Half a century later, the country with the noblest heritage has become the most divided democracy in the world. Gaps widen daily between the interests of opportunistic politicians of all parties, often allied to the few and very rich in urban centers, and the ever-growing multiplying population of the deprived whom are crushed by the gigantic inequalities and handicaps. Indian social scientist Rajni Kothari, whom has been studying and analyzing Indian politics and society for more than a quarter of a century, says that in the late 1980's corruption exploded frighteningly. It is a harsh critique and he insists that corruption is a disease that has spread "to all but very few positions of power." Among its causes is "a pervasive sense of insecurity and uncertainty about the future." Rich or poor, Indians can sense the pressures of dwindling resources and feel the rising social tensions. The power of the ballot means little when party goons shoot their way into polling stations; institutions cannot function for the public good when there is no accountability.
At only a generation or two removed from the freedom struggle, this complex nation is searching for a way to define itself. Hinduism is the largest religion and forms more than 80% of the population. It is followed by Islam at 13.4%, Christianity at 2.3%, Sikhism at 1.9%, Buddhism at o.8%, and in lesser degree Jainism, Judaism, Zoroastrianism, and the Bahá'i Faith. Even though the diverse population follows mostly Hindu beliefs, India has the third-largest Muslim population and largest Muslim population for a non-Muslim majority country. Hindu India proclaims itself the most tolerant society in the world.
|Bharat Mata ki jai! Victory to Mother India!|
Ancient India is singularly rich in written texts, from the hymns and verses of the Vedas, dating to the second millenium B.C., and the later Upanishads and ritual Brahmanas to the epic Mahabarata (containing the holy Bhagavad-Gita) or "Song of the Lord") and the Ramayana. But when myth masquerades as chronology, as in the Puranas with their catalogue of avatars and dynasties descended from the sun and moon, the old texts open themselves to considerable interpretation. And when other more mundane records have been lost or rewritten to conform the views of newer generations, popular legends fill the gaps, taking the place of history and getting in the way of scholarship.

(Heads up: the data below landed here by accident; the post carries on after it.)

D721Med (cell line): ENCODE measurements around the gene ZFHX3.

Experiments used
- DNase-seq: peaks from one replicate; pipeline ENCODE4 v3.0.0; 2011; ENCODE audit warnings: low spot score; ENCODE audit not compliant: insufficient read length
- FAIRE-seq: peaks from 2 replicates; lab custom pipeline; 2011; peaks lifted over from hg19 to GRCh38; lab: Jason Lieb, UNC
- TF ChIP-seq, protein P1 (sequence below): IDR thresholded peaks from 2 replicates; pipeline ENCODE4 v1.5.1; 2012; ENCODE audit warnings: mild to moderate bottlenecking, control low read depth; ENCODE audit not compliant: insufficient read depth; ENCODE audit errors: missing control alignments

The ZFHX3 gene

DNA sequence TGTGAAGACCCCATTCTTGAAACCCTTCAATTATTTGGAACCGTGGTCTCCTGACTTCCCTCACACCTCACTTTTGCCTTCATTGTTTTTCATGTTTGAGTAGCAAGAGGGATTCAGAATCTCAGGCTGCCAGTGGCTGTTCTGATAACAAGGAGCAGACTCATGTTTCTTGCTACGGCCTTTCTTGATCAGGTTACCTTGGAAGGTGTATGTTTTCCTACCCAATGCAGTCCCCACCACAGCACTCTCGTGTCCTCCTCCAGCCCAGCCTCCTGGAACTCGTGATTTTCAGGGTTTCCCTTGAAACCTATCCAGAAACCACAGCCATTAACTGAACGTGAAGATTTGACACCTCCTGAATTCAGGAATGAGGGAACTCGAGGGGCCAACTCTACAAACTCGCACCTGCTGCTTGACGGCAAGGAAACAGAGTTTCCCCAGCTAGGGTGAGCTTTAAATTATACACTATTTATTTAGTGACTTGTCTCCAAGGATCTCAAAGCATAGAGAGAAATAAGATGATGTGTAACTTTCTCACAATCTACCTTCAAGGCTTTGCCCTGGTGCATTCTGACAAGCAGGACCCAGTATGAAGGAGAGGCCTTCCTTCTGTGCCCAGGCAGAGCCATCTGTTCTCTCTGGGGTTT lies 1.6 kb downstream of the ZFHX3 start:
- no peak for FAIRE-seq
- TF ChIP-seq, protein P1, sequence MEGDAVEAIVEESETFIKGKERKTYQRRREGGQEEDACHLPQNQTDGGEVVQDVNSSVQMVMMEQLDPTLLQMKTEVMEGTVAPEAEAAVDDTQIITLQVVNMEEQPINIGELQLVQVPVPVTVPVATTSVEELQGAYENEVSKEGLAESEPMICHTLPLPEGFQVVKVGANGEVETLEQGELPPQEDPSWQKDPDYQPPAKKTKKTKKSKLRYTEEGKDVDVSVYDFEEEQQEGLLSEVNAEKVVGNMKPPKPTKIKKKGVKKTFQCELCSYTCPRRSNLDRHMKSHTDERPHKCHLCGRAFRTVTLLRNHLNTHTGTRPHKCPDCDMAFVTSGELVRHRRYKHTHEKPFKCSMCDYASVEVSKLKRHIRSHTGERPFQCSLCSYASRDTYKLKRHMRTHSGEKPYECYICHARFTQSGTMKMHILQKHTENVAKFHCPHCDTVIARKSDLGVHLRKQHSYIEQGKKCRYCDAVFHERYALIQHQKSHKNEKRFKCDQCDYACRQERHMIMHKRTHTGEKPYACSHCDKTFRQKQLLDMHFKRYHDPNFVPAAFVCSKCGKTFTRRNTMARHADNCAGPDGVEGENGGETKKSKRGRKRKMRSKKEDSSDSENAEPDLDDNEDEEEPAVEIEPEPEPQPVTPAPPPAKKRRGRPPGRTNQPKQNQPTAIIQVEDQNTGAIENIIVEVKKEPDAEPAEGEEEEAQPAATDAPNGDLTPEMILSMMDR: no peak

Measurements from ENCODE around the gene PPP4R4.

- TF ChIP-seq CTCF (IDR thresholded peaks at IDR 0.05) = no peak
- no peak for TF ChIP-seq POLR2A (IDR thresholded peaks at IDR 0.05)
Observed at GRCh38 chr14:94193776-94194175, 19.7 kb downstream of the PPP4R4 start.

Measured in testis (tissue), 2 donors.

With the dynasties derailed, India started over. Many of its problems may seem bigger than those of other democracies, because everything about India, is and some of its crises arrive inevitably out of the country's singular cultural environment. Mythical India is facing a terrifying and exhilarating moment in their history, a time of daunting problems and tremendous possibilities, a time to throw off all burdens and seize new opportunities in a community of nations being remade geopolitically and economically. For decades if not centuries, India has lured and seduced soul-hungry seekers from the outside world with its intense spirituality. No one who traverses India is untouched by its devotional sense or the brilliance and color of its worship and the nations character. In India Hinduism in its many forms is woven tightly into the history of the nation. So powerful are the touchstone myths and legends, so pervasive the thought processes rooted in Hinduism, a culture as much a religion for more than 80% of Indians, that from anthropology to political science, in medicine, psychiatry, and the arts, the Hindu context cannot be ignored.
India set for themselves the political task to make democracy work in a diverse society. In the next century, numerically speaking, there will be far more democrats in the developing world than in the industrialized West and Japan. Strategically, politically, culturally, and as a great story of sheer human endeavor, India cannot be ignored as its nearly one billion people, their immense human potential still untapped, move toward the twenty-first century, still seeking good leaders to whom they can again cry with conviction, Bharat Mata ki jai! Victory to Mother India!
India Facing the Twenty First Century
Indiana University Press
The Argumentative Indian
Allen Lane Publisher
State Against Democracy - In Search of Humane Governance
New York: New Horizons Press